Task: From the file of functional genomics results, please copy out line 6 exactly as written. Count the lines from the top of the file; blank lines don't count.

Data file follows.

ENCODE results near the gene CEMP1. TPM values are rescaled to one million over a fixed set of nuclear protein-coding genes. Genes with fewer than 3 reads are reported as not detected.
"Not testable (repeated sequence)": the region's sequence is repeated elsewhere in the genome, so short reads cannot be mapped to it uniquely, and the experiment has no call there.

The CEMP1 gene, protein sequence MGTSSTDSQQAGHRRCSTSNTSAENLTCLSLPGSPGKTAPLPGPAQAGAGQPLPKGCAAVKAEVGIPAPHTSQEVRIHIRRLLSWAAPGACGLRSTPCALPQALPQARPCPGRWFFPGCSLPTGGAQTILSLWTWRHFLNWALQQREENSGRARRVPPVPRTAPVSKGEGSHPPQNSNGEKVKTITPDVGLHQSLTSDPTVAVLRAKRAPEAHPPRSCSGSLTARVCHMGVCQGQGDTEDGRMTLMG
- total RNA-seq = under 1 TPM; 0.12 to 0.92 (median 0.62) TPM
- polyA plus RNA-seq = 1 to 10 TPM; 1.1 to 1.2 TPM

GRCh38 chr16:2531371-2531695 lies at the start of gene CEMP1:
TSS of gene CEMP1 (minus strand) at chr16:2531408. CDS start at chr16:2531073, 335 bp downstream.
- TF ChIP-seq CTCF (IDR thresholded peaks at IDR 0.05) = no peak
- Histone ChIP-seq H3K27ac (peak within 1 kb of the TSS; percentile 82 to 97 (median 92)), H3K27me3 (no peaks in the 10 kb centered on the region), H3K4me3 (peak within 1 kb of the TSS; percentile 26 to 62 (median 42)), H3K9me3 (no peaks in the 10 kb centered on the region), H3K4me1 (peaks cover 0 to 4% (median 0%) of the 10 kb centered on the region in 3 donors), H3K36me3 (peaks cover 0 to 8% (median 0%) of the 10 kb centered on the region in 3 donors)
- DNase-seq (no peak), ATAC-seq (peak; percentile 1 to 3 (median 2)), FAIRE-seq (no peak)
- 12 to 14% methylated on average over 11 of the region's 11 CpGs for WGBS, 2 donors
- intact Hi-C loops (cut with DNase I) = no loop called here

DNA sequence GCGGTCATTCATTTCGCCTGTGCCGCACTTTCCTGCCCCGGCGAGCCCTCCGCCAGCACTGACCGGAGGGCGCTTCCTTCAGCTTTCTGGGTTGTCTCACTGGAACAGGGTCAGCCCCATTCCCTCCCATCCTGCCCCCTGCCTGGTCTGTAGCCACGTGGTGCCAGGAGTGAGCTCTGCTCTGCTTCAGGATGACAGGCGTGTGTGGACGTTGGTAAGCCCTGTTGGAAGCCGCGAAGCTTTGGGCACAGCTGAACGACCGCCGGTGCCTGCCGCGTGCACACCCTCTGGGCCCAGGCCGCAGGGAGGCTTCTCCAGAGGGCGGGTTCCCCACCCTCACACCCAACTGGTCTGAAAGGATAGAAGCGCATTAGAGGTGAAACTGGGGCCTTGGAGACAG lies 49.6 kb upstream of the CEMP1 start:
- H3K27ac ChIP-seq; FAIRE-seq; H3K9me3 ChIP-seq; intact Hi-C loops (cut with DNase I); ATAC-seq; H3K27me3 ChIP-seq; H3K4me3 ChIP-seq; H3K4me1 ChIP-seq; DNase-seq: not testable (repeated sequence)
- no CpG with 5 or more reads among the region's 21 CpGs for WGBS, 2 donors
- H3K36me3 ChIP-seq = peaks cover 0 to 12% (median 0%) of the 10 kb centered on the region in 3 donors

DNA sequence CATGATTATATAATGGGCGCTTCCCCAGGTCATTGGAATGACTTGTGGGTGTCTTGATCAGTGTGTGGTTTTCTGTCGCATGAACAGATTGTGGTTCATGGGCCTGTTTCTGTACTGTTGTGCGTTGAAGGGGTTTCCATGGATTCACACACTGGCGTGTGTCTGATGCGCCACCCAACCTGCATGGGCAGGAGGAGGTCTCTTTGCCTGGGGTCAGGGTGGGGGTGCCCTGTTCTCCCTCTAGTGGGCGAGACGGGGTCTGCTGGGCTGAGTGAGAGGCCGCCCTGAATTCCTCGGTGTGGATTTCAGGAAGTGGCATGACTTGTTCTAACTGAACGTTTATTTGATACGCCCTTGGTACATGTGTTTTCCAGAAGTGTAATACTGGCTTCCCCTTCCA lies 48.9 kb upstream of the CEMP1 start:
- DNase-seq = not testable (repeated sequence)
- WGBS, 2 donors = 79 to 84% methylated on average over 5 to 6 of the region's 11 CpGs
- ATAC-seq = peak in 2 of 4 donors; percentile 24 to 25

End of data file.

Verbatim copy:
GRCh38 chr16:2531371-2531695 lies at the start of gene CEMP1: